Today I’m sharing photos and a short video related to the Guinness harp. The emblem is based on a 14th century Irish harp known as “O’Neill” or “Brian Boru.” Guinness has featured a harp image on its beer labels since 1862 and trademarked it in 1876. The logo consists of the harp, the GUINNESS® word, and Arthur Guinness’ signature.
Harps outside the Storehouse
Here’s a harp on a sign outside the Guinness Storehouse in Dublin, Ireland.
Here’s another harp outside the entrance where visitors can take horse-drawn carriage tours.
Harps inside the Storehouse
Visitors to the Storehouse can get a glimpse of the Downhill Harp. Cormac O’Kelly of Ballinascreen made this harp in 1702. Blind harpist, Denis Hempson (or O’Hampsey), played this harp for many years using traditional techniques.
The Guinness emblem has changed over the years, but the straight edge is always on the left side. Here’s a more colorful image.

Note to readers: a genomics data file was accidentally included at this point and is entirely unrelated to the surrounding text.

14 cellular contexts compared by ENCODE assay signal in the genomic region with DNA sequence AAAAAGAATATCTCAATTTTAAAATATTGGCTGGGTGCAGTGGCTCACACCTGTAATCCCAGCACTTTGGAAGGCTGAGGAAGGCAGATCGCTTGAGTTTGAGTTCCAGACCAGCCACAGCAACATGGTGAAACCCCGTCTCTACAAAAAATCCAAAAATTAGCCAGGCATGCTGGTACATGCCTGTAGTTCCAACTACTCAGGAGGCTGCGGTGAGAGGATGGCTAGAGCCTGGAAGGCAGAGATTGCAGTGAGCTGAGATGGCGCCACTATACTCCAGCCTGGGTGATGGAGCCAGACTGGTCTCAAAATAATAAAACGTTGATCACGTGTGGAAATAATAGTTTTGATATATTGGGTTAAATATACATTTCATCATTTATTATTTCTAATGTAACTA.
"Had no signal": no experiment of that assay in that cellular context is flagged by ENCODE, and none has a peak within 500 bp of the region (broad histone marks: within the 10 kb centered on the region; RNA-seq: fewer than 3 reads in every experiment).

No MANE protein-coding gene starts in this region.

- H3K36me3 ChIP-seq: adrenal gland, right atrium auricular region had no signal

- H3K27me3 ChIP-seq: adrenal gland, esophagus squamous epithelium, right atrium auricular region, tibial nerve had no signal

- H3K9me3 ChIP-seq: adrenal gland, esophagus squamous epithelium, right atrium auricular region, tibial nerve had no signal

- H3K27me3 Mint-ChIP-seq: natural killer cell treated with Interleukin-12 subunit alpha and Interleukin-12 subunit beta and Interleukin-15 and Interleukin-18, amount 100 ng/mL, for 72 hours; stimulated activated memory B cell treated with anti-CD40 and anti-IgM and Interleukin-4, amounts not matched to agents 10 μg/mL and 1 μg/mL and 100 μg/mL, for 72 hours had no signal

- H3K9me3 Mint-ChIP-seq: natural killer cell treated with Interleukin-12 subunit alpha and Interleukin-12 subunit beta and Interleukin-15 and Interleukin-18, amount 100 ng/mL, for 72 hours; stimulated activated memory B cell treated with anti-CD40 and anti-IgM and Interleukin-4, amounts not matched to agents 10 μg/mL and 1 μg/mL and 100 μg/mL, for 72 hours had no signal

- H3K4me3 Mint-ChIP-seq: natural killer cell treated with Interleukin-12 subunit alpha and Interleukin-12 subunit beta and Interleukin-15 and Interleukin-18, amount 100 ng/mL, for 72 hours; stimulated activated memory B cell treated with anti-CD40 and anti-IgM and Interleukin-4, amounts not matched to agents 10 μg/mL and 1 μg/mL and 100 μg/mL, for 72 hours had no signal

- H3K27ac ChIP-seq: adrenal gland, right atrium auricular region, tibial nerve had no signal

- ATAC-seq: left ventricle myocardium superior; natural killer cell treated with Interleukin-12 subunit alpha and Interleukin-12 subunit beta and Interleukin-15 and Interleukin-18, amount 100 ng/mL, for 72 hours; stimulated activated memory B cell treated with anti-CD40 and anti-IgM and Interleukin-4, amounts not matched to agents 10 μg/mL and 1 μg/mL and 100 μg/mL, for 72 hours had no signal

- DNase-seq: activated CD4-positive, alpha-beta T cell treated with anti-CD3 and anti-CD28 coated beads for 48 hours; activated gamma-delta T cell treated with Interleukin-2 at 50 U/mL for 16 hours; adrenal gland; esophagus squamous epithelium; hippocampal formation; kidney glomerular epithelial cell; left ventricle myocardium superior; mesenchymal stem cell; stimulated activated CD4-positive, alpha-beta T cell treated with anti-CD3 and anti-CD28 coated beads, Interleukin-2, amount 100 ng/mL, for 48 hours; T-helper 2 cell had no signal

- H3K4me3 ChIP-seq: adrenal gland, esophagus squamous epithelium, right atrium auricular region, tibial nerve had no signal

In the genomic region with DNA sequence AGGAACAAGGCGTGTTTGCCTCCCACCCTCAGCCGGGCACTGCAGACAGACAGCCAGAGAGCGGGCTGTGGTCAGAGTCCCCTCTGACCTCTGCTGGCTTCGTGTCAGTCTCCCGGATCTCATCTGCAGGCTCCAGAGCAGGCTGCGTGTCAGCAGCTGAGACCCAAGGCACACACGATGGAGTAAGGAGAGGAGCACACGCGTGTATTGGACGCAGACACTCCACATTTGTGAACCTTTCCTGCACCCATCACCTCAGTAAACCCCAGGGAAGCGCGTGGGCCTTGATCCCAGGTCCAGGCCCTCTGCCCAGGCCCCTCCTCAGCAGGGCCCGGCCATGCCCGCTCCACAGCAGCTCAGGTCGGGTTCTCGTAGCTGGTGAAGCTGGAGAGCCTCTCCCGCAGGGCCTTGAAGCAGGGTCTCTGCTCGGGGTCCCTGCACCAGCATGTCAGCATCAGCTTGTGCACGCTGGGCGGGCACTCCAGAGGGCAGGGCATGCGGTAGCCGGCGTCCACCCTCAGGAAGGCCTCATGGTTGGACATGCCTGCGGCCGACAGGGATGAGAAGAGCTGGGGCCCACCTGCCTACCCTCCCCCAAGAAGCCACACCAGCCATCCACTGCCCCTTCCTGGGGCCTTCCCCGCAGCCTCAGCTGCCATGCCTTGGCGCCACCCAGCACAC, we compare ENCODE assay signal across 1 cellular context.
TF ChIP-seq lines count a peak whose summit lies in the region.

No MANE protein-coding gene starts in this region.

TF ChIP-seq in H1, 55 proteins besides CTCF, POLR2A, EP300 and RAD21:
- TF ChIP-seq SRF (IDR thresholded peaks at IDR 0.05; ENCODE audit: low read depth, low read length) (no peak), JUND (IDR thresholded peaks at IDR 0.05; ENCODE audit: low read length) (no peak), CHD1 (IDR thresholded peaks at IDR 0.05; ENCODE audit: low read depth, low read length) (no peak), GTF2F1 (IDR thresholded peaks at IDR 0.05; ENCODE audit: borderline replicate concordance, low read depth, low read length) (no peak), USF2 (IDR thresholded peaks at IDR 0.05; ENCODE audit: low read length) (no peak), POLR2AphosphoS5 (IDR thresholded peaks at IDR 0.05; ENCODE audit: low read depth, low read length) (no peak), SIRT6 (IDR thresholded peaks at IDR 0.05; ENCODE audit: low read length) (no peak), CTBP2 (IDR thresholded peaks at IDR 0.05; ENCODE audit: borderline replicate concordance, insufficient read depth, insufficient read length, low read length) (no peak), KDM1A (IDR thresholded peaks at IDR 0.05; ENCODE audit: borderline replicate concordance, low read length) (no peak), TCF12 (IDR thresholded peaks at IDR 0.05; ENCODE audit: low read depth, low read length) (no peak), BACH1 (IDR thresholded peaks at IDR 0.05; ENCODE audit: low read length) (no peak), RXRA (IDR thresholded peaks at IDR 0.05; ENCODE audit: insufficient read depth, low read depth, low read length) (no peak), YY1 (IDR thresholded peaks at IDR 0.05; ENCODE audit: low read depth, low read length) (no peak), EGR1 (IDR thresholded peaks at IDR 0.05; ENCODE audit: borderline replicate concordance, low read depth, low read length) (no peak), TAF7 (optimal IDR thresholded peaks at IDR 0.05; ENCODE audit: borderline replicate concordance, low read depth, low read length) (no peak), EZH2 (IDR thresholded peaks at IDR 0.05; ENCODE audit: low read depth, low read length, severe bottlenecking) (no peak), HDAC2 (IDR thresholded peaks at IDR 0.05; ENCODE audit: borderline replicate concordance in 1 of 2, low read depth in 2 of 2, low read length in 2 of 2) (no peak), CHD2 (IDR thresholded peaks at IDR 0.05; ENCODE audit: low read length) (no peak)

Fun Fact: In 1922, the Free State of Ireland adopted the harp as its official national emblem when it separated from the United Kingdom. Since Guinness had previously trademarked the harp, the government flipped the image so that the harp’s straight edge would be on the right side.
Visitors to Guinness Storehouse get a free sample, but if you’re still thirsty, go to The Gravity Bar on the seventh floor. There are five bars and restaurants in the seven-story building.
These glasses of freshly poured Guinness stout feature a harp image.
Newly remodeled in March of 2020, The Gravity Bar offers scenic 360-degree views of Dublin. Prince William and Kate visited the redesigned bar for an event a couple days prior to our visit.
The images above this harp show a few of the various versions of harps used in advertisements over the years. This is no ordinary harp.
Visitors, even those with limited musical ability like me, can “play” this harp by running their fingers through its laser strings. Enjoy your St Patrick’s Day today and your Guinness beer any day of the year. Sláinte!